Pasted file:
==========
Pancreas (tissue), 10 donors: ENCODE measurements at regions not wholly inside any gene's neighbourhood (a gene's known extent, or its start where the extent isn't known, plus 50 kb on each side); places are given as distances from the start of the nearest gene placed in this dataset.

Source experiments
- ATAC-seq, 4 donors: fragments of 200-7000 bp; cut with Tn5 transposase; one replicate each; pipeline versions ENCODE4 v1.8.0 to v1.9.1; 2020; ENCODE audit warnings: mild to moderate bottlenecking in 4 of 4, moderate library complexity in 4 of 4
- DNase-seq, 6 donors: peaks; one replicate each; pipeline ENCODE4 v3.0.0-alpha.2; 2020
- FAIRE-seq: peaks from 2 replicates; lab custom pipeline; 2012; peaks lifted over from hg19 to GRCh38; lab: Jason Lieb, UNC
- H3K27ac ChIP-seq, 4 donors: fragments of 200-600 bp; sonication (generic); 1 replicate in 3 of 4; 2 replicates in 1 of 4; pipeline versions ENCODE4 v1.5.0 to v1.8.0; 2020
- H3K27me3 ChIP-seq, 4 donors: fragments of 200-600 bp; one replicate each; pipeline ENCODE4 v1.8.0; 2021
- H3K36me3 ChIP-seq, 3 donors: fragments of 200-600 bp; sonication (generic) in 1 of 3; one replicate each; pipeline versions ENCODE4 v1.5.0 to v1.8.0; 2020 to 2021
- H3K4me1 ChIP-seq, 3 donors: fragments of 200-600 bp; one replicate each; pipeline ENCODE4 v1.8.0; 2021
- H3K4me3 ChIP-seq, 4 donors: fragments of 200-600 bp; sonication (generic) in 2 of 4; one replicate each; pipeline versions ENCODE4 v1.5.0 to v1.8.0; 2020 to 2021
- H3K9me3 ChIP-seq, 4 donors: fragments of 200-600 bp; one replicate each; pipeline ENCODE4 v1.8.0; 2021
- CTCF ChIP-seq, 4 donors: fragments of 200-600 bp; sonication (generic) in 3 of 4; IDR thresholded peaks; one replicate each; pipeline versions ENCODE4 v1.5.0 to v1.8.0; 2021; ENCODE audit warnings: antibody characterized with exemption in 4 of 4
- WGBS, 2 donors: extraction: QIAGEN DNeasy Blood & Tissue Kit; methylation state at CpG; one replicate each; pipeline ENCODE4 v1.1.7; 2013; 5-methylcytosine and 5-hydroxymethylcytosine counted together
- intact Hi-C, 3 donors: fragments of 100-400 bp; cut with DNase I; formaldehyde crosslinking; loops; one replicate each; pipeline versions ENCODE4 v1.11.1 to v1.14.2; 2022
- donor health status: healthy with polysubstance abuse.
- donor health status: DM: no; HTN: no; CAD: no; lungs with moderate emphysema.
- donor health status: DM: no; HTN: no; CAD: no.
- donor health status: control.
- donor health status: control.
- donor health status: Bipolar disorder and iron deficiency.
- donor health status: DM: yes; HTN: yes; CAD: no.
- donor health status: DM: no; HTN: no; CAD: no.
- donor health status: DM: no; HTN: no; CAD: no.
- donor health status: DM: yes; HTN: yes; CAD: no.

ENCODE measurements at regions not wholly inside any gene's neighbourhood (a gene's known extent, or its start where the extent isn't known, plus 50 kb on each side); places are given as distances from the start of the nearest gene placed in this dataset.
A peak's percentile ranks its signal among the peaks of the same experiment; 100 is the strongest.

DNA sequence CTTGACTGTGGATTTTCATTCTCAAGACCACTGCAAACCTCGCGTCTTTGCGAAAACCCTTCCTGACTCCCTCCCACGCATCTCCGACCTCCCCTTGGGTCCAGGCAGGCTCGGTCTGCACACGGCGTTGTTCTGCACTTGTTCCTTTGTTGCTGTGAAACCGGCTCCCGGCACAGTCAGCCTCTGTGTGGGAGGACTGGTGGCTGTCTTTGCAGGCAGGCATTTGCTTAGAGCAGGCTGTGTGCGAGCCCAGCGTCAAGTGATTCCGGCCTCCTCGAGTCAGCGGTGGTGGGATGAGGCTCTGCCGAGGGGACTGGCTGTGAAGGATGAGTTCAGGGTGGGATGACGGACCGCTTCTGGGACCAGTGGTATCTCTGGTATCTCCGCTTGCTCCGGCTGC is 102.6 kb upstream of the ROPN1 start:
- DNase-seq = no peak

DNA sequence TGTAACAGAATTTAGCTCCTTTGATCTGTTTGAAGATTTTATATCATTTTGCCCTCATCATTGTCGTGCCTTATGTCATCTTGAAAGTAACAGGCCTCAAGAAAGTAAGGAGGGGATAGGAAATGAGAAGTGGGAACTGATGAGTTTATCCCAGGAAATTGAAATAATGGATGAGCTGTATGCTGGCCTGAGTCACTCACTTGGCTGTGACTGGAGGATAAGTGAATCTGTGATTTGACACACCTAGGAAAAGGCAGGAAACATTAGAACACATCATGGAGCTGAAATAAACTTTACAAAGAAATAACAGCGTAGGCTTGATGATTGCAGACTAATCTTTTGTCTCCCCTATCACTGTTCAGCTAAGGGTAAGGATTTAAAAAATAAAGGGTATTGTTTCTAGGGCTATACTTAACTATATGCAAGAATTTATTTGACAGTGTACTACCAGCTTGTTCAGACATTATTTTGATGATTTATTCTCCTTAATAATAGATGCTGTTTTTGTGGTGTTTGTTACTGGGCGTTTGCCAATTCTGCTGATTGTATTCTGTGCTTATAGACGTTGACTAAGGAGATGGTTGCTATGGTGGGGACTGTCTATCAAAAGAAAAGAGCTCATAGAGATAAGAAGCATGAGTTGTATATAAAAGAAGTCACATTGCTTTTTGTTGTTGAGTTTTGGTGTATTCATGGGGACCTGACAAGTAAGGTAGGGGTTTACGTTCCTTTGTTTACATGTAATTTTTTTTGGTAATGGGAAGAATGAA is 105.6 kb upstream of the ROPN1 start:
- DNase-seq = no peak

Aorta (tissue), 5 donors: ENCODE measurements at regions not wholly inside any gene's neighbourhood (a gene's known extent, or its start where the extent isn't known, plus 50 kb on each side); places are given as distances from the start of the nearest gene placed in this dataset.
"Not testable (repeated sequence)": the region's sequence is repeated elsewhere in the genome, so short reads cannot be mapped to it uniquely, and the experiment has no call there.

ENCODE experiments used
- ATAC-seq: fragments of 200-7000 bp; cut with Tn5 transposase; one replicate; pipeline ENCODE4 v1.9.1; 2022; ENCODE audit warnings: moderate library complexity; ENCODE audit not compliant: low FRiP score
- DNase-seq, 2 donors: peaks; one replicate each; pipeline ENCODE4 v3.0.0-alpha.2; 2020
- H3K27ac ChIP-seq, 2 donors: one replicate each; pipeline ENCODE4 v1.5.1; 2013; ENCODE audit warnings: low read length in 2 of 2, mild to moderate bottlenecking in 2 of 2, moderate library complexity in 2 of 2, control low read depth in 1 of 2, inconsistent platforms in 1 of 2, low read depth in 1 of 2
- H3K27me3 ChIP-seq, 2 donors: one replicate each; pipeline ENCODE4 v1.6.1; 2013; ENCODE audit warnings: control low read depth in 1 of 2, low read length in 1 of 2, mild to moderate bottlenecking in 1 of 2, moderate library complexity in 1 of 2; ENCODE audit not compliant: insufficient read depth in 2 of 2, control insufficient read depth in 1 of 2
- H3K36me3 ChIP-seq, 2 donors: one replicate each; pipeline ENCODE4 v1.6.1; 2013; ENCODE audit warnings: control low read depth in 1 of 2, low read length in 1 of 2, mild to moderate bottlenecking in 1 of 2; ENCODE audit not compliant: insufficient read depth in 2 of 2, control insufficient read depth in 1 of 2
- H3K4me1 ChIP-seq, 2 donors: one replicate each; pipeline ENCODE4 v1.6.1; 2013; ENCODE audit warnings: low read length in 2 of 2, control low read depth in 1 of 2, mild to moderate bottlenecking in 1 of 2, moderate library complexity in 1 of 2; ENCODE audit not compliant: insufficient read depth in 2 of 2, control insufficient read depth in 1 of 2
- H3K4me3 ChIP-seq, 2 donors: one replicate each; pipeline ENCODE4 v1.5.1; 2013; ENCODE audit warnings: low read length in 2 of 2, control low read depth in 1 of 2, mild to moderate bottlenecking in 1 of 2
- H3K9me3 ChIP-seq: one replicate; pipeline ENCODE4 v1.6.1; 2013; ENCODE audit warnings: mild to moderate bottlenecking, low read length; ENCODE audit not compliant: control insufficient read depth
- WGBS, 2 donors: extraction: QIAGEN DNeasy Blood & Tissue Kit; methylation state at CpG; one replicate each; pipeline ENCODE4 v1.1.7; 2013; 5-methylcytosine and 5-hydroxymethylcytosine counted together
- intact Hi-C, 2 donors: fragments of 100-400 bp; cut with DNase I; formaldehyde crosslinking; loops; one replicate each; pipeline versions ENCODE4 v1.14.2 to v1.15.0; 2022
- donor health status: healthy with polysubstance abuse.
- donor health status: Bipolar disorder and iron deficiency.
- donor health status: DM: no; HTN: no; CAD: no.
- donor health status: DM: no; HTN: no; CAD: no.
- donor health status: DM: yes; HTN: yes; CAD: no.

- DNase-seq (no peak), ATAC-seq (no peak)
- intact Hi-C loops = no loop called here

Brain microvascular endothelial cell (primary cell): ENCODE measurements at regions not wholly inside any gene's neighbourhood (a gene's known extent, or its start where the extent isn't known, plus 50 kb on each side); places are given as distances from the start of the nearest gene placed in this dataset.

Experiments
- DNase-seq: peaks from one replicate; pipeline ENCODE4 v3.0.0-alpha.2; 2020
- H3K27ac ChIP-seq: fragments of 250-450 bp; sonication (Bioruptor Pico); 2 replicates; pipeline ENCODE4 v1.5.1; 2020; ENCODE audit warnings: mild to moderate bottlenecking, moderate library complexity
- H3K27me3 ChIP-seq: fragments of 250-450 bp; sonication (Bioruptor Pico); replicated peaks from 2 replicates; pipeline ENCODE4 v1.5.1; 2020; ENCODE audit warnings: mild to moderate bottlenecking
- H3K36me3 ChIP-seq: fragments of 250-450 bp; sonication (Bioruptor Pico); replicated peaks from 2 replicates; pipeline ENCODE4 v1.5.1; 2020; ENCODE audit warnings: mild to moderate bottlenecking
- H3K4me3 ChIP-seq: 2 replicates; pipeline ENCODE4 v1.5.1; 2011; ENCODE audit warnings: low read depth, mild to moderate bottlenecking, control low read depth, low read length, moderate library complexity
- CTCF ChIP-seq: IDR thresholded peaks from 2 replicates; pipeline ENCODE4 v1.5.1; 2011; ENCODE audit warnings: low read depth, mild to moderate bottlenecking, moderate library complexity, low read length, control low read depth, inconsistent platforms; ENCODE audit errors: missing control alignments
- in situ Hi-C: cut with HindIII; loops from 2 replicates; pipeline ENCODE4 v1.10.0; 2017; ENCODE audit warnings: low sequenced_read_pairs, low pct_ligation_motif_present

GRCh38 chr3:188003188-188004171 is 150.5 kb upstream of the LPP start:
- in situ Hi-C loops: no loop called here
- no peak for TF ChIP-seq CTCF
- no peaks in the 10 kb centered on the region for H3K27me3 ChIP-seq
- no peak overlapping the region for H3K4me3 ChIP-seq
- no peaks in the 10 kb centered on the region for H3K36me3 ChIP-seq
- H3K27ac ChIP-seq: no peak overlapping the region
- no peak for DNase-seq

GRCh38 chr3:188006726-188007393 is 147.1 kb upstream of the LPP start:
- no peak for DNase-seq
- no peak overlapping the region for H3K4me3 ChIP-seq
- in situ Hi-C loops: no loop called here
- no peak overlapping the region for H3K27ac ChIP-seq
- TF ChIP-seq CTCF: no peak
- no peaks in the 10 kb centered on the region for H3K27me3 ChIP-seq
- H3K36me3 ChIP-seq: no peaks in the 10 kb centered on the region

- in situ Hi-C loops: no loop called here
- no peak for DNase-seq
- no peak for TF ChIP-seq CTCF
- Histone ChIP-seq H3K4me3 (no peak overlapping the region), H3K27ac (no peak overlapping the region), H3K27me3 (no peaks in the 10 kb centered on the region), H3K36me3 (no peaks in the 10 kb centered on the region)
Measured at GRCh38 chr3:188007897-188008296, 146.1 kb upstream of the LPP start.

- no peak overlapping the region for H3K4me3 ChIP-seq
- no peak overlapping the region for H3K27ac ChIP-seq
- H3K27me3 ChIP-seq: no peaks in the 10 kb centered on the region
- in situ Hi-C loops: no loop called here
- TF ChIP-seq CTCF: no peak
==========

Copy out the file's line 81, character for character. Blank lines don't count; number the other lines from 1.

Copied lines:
- no peak overlapping the region for H3K4me3 ChIP-seq